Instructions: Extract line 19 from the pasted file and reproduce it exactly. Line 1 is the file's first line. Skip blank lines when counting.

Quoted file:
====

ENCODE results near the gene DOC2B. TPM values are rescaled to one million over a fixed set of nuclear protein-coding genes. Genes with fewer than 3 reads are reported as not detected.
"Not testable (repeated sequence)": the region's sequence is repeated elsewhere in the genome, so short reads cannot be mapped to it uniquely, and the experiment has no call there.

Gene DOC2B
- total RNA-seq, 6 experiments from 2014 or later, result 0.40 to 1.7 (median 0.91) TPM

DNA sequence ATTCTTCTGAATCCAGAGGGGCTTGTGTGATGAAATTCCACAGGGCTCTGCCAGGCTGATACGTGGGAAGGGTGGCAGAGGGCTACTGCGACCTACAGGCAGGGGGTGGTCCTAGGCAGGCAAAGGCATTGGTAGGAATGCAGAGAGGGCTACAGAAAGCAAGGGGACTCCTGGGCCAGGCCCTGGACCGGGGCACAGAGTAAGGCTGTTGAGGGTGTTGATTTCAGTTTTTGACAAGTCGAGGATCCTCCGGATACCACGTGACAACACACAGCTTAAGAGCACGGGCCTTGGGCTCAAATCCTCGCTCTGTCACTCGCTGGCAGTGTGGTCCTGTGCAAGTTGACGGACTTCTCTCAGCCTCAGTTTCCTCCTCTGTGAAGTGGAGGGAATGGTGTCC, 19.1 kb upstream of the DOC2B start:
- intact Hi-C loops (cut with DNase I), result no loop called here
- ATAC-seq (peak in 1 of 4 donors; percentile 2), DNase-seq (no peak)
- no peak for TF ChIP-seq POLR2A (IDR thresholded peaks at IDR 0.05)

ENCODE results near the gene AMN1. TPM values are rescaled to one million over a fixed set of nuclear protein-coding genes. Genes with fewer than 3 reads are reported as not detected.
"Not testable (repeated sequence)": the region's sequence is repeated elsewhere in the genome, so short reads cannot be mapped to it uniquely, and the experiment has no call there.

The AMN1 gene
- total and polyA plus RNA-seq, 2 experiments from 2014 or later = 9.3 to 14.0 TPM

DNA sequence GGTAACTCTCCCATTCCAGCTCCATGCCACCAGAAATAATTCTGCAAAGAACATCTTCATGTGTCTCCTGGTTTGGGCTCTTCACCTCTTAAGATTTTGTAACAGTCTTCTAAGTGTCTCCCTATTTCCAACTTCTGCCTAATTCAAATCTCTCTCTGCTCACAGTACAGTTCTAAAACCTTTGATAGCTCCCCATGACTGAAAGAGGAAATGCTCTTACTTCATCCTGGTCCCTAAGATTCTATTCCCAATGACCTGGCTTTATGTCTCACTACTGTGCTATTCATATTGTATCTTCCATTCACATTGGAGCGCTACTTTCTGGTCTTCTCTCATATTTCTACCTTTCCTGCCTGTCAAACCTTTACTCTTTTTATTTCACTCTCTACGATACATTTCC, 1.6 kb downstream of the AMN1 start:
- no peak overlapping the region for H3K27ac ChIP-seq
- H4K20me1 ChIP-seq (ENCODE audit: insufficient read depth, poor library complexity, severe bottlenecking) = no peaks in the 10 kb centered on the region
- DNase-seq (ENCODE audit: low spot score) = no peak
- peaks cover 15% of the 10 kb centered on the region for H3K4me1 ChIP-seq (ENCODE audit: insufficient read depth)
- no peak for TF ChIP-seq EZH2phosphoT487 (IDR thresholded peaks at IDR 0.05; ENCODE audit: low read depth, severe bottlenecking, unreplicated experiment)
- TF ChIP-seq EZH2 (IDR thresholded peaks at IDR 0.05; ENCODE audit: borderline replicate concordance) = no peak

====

- TF ChIP-seq EZH2 (IDR thresholded peaks at IDR 0.05; ENCODE audit: borderline replicate concordance) = no peak